Rifle Sling Positions: Low Ready, Retention and High Ready –

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Ready positions provide for angles of exposure to be covered by angles of attack. Photo credit: @practicallytactical

Ready positions are important. These are the positions we can immediately fight from. The gun is readily accessible AND we are able to cover an angle of exposure. An angle of exposure is an angle from which a threat could present itself. This could be from behind a couch, an open doorway, etc. Ready positions provide a clear and safe path to a target and provide an unobstructed angle of attack. This is the position we want to use if we are worried about an imminent threat. There are three ready positions including Low Ready, Retention and High Ready. Each position has an inherent use. Which ready position is used is based on what is best for the scenario at hand.

Low Ready

 

Here we see low ready with the optic low enough to not distract while still allowing for the use of a rifle light as needed.

To get into a low ready position stand up naturally. Keep your weapon low enough that you can turn your head over your stock in either direction.

In low ready hold the stock low enough to allow the chin to move freely in both directions.

Low ready is used often but it’s rarely used to its greatest potential. Proper low ready is a more natural position. Low ready keeps the weapon low enough to keep it out of your focus. By keeping the optic higher it will distract you and you will focus through your optic rather than on problems in front of you. This heightened focus through your optic is like trying to search a large area while looking through a straw. Instead, lower the rifle slightly and expand your field of view. This is a good way to maximize situational awareness. Some good uses for low ready could be on the first floor of a building or when searching with a weapon light.

When analyzing validity in force on force, those looking just over the top of their optic often shoot from this position instead of properly raising to an on-target position. As a result, accuracy is compromised and initial shots are lower than intended.  These shots often end up in the groin area instead of more lethal target areas. We want it to be a conscious decision to go from low ready to on-target and go through the engagement sequence. While the round may still impact the threat, a groin shot is not as efficient at putting down the threat.

Retention

Retention can be used with or without the support hand but is often used to allow the support hand to do other tasks. Photo credit: @marlisphotos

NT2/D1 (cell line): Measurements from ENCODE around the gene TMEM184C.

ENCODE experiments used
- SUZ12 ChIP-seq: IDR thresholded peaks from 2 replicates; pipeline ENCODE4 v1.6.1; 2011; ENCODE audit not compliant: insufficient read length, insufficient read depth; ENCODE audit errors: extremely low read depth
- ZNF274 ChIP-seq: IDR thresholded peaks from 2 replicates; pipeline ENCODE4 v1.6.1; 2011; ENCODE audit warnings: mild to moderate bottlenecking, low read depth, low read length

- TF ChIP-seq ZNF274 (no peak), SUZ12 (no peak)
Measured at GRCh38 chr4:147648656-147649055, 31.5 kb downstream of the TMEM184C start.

Retention is used frequently and provides a consistent and repeatable position to maintain control of our rifle with one hand.  The support hand performs various other tasks. Opening a door, retaining the rifle for extended periods of time, or manipulating the gun are best done from retention. Manipulating the weapon would include tasks such as reloads or clearing malfunctions. Retention also orients the rifle in a position that allows the user to use their rifle light or IR illuminators in low light. As a more compressed position, retention can be beneficial in closer spaces.

Here we see retention used to safely action a doorknob and keep the rifle at ready while doing other tasks.

To get to retention from low ready, push the stock out from your shoulder about 2 inches. This allows us to clear anything that could get in the way on our chest and then move the stock to the armpit and trap it as high as possible. The rifle will find itself oriented parallel to the ground. Our body provides more structural support as opposed to holding the weight of the rifle solely with our fire control hand. In retention, we are often doing other tasks with our support hand. Our support hand may be working a doorknob, reloading the rifle or a host of other tasks. Retention is also able to be used as a firing position on close targets or targets at slightly longer distances with the use of lasers.

Having the stock high in the armpit allows for far more muscle strain and better use of skeletal structure to support the rifle.

High Ready

High ready offers a position to cover angles of exposure and quickly transition to on-target.

Retention is very similar to high ready. The difference is simply moving the stock down to the hip and looking over the muzzle. In high ready, we can use the end of the muzzle as a front sight. When moving around this also should be done in a way that compensates for offset. When a shot needs to be taken we make the decision to shoot, push the muzzle of the gun towards the target, and move the stock to the shoulder pocket into an on-target position. Having the muzzle already oriented provides much quicker times in getting your dot or reticle on target from a high ready position.

Transitioning to on target with speed and precision is easy when using the tip of the muzzle as an aiming reference.

In the high ready, we do not cant in the rifle. It is still perfectly vertical as we do not want to add unnecessary and wasted movement. This wasted movement is due to having to also twist the rifle laterally while vertically moving the rifle to get on target.

Conclusion

Ready positions give us a safe position to quickly get into a fight. While some of the intricacies may not seem important, they cut off time and allow us to get into the fight with greater accuracy in a more efficient manner. Like any of the other positions we have covered, practice moving between the positions. Learning the positions and their benefits will improve your ability to manipulate your weapon in a fluid manner and allow for safer gun handling. You can find more information on other positions here or by taking training at Alliance Police Training.


The pictures in the body of this article were provided by @marlisphotos.



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